This invention pertains to novel microparticle compositions which are suitable as intravenous drug carriers that are triggered to readily release the drug upon insonation at ultrasonic frequencies and power commonly employed by diagnostic imaging devices. Such compositions are useful in applications requiring a noninvasive means of delivering drug to a local site while limiting systemic exposure.
 The present invention provides compositions of microparticles for delivery of pharmaceutical agents wherein each particle comprises a gas-filled polymeric matrix interior and a plurality of cavities dispersed within the matrix. The cavities contain a gas and a pharmaceutical agent. The microparticles may optionally have an outer shell composed of a polymeric material distinct from the polymeric matrix interior. The microparticles may also optionally have an outer layer chosen separately on the basis of biocompatibility with the bloodstream and tissues. The materials and amounts thereof comprising the matrix interior and the optional outer shell may be selected to predetermine the strength of the microparticle. For example, strength may be predetermined to provide a desired threshold of ultrasound power at which the microparticle ruptures to release its contents. Alternatively, the material for the optional outer layer may be selected as to provide versatility in modifying charge or chemistry of the microparticle surface without affecting the acoustic properties of the microparticle. Methods for forming the microparticles and their use in ultrasonic diagnostic imaging and drug delivery are also provided.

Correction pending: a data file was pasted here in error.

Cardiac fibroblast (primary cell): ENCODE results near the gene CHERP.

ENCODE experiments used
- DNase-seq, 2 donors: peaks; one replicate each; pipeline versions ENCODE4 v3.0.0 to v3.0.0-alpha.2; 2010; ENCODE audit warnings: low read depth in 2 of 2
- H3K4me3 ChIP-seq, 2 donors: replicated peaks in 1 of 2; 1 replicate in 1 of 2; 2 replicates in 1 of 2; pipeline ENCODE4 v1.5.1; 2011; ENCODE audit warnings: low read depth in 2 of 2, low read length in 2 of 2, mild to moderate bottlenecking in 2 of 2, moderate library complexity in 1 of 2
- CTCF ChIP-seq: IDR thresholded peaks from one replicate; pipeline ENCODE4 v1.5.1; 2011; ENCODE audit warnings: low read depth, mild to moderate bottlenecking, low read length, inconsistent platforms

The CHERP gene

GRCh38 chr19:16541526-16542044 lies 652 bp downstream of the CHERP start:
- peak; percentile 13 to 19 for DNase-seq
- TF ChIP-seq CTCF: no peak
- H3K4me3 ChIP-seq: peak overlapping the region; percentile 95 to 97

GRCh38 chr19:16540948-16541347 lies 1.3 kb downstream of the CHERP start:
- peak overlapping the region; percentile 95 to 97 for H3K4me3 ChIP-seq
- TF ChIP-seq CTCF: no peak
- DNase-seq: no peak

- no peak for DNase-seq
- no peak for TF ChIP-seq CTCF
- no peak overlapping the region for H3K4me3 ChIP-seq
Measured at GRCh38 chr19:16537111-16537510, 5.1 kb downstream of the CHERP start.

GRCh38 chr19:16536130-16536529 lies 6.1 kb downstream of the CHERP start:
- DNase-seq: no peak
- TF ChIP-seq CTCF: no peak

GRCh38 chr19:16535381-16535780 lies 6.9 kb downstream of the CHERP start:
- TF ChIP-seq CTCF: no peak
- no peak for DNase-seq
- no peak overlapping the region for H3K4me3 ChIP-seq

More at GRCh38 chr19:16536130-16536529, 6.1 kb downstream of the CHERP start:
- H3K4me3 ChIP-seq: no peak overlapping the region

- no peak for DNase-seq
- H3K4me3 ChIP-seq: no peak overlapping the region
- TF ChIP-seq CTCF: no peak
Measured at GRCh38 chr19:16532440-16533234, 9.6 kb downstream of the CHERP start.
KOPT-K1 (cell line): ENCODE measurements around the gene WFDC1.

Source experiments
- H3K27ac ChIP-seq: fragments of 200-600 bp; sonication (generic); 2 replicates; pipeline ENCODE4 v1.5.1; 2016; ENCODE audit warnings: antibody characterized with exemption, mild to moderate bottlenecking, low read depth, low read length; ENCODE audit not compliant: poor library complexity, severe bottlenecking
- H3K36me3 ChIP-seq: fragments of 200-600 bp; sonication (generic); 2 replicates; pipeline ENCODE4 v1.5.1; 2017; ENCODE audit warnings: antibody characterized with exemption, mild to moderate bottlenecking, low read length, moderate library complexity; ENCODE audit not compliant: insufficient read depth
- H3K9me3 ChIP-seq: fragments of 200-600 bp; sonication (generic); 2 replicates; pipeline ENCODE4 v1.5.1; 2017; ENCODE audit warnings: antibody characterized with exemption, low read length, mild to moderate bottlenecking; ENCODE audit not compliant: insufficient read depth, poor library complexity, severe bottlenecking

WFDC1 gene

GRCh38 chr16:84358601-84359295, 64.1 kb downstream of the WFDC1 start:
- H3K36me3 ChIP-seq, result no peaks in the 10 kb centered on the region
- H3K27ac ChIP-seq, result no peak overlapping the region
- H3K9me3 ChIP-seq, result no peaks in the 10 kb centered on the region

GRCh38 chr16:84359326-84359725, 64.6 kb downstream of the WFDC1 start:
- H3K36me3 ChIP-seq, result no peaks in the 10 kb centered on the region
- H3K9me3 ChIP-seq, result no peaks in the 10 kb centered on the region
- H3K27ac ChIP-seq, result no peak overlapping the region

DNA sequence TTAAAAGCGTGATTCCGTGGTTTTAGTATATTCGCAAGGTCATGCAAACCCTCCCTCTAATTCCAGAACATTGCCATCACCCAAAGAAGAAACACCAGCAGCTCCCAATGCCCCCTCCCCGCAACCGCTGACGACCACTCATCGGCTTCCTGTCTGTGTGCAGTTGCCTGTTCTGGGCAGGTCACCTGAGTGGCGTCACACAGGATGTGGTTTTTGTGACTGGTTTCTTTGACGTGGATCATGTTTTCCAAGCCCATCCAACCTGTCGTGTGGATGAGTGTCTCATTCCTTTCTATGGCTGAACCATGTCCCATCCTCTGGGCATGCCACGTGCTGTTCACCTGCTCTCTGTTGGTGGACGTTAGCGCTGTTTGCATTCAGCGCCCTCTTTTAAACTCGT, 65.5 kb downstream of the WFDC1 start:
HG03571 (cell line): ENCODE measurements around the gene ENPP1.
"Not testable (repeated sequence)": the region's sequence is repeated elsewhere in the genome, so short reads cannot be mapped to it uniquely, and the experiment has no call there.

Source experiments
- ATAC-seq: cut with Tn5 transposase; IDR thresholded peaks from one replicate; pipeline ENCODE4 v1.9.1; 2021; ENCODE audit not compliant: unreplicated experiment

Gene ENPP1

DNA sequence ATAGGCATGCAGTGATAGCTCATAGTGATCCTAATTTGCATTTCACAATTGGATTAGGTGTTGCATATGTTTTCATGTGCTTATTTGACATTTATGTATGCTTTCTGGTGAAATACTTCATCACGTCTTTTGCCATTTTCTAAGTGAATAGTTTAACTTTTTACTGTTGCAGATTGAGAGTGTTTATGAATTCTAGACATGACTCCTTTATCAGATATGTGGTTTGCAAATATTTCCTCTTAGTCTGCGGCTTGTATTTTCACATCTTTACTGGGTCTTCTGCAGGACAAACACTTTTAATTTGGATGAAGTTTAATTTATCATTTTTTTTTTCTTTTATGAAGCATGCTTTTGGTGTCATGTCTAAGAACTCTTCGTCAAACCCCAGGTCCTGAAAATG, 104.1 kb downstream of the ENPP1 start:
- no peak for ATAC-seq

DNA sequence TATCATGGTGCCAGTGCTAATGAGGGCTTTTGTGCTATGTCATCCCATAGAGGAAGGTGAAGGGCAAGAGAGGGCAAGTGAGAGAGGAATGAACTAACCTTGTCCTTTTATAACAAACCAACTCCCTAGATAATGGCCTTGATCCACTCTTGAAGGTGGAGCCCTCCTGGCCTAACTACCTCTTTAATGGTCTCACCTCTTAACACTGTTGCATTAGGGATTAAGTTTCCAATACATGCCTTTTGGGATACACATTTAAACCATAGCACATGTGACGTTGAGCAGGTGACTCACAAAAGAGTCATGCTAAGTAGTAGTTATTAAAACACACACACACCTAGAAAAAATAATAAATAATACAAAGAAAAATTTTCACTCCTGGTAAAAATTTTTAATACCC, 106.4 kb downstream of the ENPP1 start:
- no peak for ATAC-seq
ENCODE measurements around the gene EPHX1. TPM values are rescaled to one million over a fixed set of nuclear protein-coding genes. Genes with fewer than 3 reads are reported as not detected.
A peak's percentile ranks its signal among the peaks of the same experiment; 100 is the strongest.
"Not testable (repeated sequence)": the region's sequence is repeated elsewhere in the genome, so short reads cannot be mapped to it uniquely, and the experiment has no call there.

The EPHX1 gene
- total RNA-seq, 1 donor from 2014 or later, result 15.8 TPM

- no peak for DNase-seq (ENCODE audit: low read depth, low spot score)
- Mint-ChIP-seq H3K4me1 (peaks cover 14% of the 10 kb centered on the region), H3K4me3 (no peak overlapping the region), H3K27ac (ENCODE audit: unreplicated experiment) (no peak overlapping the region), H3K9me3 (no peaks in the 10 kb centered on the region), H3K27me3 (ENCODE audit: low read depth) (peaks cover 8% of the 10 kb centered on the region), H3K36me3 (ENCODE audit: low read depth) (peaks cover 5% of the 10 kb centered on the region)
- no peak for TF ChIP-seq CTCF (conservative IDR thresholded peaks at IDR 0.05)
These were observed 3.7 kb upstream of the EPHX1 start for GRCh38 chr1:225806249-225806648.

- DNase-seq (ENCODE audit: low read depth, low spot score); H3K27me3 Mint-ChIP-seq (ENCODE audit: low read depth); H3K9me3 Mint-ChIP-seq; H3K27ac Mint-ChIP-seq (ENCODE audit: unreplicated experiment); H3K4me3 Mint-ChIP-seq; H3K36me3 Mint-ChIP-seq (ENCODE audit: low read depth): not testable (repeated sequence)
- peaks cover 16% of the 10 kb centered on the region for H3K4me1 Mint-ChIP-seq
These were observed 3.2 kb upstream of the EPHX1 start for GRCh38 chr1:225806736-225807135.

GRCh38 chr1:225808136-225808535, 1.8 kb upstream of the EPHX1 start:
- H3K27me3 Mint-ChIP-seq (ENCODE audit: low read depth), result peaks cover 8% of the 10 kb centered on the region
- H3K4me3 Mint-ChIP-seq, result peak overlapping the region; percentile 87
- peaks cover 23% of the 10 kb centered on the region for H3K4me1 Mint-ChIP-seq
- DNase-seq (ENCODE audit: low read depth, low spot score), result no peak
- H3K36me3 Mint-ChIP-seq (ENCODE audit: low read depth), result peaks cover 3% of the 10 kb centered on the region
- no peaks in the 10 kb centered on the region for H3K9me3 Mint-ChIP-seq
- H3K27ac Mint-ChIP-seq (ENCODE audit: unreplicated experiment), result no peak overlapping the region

As used herein, the term microparticle refers to a particle of approximately spherical shape. The microparticles are typically within the size range of 1 and 1000 microns. It is not necessary for the microparticles to be precisely spherical although they generally will be spherical and described as having average diameters. If the microparticles are not spherical, then their diameters are linked to the diameter of a corresponding spherical microparticle enclosing approximately the same volume of the interior space as the non-spherical microparticle.
 The microparticles according to the present invention are composed of a polymer matrix interior containing a plurality of cavities. Contained within the cavities is a pharmaceutical agent. The interior matrix of the microparticle comprises a biodegradable polymer which may be tailored to provide the desired drug-accommodating and acoustic properties. The biodegradable polymer may be a naturally occurring biopolymer or a synthetic polymer.